Learning to rank and ML pipelines

Ranking is a core task in information retrieval (IR) and recommender systems. In previous posts, I talked about search engines and machine learning (ML), and now we will see how to apply ML to rank (or re-rank) search results. Additionally, I will discuss why ML workflows should be automated and look into a few alternatives to build ML pipelines.

Search relevance

Even when using existing technologies like Elasticsearch, engineers still have to tune their index/queries to optimize results for relevancy. For example, when searching news, the title is more relevant than the body and recent news are more relevant than older ones. Tuning a search engine for optimal results can be quite challenging and requires proper instrumentation and and validation. You can find a presentation about using Logistic regression to select boost parameters here.

Although machine learning is computationally expensive, it can be applied for ranking problems and return highly relevant results using plugins like Elasticsearch Learning to Rank (LTR), which supports linear models and xgboost, a tree-based model. Numerical features are required to train ML models and significantly impact performance metrics. The MSLR dataset is often used to benchmark LTR models and contains query/relevance judgments, with features like tf-idf statistics, pagerank, bm25 and so on.

LTR workflow

As you can’t improve what you can’t measure, let’s assume you already have some infrastructure in place, like an analytics solution to measure search relevancy (manual/crowdsourced relevance judgments or click/session data). Afterwards, you can gather the data, build features, train different models/hyperparameters and deploy the best one. CI/CD for ML projects is harder to get right as additional artifacts should be tracked and the models need retraining as performance drifts over time.

Python, Scala and R are among the most popular languages for ML and they’re all suitable for NLP/Ranking as they have a healthy ecosystem of numerical packages with efficient sparse matrix representations, text processing techniques and ML algorithms. Python has the edge, especially with transformers, while Scala is popular for data streaming (Flink, Kafka streams, Spark streaming) and R is the best for data visualization while more limited for production workloads. In this repo you will find a Python notebook to train different LTR models on the first fold of MSLR-WEB10K, using pontwise/pairwise/listwise approaches, along with a comparison of Python and Scala for prediction.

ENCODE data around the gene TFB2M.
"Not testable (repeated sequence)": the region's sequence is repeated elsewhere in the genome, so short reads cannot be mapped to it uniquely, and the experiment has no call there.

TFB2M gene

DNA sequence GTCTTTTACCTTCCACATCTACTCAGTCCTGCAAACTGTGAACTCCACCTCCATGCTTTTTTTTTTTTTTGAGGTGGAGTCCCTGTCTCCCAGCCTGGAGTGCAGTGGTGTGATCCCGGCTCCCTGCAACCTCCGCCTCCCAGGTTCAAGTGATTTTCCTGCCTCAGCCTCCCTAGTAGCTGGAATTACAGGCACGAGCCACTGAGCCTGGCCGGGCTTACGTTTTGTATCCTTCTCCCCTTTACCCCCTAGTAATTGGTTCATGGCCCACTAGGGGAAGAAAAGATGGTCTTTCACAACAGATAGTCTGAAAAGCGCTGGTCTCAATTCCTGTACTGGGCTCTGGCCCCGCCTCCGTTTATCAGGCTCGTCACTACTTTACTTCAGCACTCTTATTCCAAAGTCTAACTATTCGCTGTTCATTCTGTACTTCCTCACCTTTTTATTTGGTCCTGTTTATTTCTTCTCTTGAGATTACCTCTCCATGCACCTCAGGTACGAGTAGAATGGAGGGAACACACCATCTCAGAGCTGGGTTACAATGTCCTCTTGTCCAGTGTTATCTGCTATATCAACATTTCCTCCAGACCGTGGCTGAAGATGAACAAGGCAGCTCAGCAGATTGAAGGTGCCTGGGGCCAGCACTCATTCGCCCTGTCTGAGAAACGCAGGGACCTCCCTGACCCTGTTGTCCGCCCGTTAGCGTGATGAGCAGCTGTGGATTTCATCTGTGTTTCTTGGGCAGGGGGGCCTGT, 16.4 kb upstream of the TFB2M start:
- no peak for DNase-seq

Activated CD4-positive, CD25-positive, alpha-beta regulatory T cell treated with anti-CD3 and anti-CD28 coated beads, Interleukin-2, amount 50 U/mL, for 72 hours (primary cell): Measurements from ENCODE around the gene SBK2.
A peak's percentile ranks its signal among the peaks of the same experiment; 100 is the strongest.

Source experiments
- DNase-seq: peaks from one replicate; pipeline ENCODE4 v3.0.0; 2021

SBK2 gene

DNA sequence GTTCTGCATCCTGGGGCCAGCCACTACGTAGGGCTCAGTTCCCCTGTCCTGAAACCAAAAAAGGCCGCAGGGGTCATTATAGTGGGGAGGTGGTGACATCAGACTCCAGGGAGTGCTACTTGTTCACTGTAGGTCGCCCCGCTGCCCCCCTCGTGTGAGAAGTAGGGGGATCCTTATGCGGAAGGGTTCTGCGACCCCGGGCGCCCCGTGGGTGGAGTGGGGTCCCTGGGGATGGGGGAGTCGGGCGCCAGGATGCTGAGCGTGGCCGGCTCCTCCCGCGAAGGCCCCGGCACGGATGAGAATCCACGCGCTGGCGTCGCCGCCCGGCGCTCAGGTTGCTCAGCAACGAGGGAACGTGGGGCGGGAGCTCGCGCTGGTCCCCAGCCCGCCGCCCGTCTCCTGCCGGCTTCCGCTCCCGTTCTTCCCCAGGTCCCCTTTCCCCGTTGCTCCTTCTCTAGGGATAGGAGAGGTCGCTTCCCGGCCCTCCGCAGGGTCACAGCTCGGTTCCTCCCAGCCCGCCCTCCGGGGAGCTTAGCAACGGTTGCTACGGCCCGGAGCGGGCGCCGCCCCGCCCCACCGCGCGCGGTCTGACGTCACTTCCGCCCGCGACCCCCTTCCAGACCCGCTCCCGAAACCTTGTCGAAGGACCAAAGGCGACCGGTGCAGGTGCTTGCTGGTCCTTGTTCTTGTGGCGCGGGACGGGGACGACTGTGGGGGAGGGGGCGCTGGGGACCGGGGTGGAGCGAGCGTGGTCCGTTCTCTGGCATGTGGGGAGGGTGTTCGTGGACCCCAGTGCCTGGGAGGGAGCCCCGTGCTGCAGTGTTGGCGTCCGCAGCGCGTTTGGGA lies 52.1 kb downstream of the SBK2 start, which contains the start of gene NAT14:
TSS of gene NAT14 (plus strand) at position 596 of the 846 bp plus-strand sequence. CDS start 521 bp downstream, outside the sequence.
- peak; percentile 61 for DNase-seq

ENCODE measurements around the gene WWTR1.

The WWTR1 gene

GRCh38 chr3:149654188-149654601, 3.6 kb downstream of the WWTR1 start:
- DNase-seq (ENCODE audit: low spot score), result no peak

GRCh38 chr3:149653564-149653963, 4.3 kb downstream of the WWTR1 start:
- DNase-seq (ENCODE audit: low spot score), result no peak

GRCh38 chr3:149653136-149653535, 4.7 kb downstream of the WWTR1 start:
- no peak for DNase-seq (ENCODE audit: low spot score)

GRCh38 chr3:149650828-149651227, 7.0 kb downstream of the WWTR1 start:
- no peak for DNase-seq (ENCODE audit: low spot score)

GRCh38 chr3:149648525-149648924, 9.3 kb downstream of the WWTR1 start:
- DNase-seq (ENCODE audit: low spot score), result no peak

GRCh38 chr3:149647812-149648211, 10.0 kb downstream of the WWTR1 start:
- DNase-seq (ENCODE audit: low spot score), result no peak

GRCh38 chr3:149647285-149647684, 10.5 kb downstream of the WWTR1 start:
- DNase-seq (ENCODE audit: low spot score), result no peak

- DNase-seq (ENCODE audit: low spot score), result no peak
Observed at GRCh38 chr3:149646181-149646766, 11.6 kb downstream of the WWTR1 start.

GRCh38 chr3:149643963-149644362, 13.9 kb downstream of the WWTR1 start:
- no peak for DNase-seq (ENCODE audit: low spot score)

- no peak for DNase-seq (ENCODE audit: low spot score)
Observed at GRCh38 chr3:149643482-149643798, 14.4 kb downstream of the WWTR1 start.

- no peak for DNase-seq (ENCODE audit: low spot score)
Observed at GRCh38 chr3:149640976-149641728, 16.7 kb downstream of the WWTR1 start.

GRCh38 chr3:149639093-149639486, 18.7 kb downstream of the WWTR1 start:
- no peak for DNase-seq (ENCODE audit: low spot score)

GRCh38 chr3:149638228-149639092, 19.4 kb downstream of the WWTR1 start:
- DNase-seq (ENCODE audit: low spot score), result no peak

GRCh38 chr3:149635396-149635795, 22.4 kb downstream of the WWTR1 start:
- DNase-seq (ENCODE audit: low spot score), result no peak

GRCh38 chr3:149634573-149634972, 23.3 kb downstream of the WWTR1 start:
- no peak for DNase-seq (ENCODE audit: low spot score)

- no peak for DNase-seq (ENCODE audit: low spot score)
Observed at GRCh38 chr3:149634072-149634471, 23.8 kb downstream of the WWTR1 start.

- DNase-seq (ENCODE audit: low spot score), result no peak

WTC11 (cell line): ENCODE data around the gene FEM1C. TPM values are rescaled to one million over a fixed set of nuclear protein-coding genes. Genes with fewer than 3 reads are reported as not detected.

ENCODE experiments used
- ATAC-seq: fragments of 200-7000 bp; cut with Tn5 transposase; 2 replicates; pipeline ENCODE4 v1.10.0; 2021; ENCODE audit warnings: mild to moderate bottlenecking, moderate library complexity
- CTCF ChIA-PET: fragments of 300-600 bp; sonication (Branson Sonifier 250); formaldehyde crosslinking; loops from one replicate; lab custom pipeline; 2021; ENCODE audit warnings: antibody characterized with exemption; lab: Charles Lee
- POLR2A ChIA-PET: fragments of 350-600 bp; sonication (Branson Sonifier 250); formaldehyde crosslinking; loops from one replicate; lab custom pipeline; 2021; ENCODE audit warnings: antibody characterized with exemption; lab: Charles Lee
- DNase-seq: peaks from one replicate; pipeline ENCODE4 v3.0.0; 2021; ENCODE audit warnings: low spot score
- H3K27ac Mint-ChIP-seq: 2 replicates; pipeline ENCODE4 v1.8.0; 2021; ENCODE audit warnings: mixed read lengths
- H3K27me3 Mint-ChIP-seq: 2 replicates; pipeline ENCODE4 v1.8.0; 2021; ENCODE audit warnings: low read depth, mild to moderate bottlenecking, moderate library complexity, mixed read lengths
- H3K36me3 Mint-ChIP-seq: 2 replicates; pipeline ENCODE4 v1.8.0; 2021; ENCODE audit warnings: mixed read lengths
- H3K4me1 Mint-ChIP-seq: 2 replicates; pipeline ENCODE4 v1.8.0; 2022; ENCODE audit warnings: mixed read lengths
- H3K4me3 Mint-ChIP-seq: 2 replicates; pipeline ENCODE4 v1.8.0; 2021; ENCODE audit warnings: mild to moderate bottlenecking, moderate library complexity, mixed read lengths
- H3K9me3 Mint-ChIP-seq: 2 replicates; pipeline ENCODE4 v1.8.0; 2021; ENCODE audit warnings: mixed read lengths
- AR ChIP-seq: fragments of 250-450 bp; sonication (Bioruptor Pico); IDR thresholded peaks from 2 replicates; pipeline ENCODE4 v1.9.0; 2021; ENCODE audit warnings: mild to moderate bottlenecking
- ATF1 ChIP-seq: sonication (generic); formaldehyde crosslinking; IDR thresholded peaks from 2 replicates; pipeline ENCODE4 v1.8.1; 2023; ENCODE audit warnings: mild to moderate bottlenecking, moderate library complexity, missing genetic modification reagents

These are the metrics I got on the test set with ~240k samples:

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Linear model with standard scaler:
- [email protected]: 0.4
- training: 7s
- python predict: 80ms
- scala predict: 50ms

XGBoost model:
- [email protected]: 0.5
- cpu training: 52s
- gpu training: 16s
- python predict: 800ms
- scala predict: 400ms

The batch inference times in Python are very fast, as most code executed is actually native. I haven’t made tests in a real-time inference scenario (e.g.: REST API or queue/stream), but even if Python is slightly slower serializing/deserializing or transforming data, it is trivial to increase the number of instances and setup load balancing. The development effort of deploying workloads on more performant languages, such as Scala, does not seem worth it for the small latency gains. LTR is also usually applied as only a re-ranking strategy on the top K results to reduce loading times.

For more info on LTR:

ML Pipelines

CI/CD systems like Jenkins or Github Actions allow workflows to be triggered via API/Cron, but they are not suitable for ML workflows, since they lack some features/integrations and agents may not have the required resources. A possible alternative is Airflow, which is commonly used for scheduled ETL workflows and has operators to run tasks in Kubernetes (k8s) and cloud services like AWS Batch/ECS. I didn’t find the development experience to be the fastest (build docker image, upload image, update dag, trigger dag) and would require maintaining more glue code for ML tasks. Prefect Orion is a mature successor to Airflow, with a simpler architecture and better development experience, but since it is a generic workflow orchestration platform, it requires additional work to integrate with the ML ecosystem.

A viable alternative, which has a low maintenance cost, though higher lock-in, are the could offerings like AWS Sagemaker and Databricks with MLflow. However, my favorite alternative so far is Metaflow, a modular framework to build ML pipelines. Tasks can be run locally, in AWS Batch or in k8s, allowing data scientists to develop and test the pipelines from their machine, handles dependency management with Conda, has caching, integrates with existing schedulers (AWS Step Functions, Argo Workflows), provides a web UI, and the Python client can be used to retrieve models or experiment metrics. Metaflow does not handle model deployment or monitoring, but it can be done with a specialized platform like Seldon or by reusing the current organization’s infrastructure. I recommend reading the excellent book Data Science Infrastructure if you are interested in learning more about the topic.

These articles cover ML pipelines in more detail: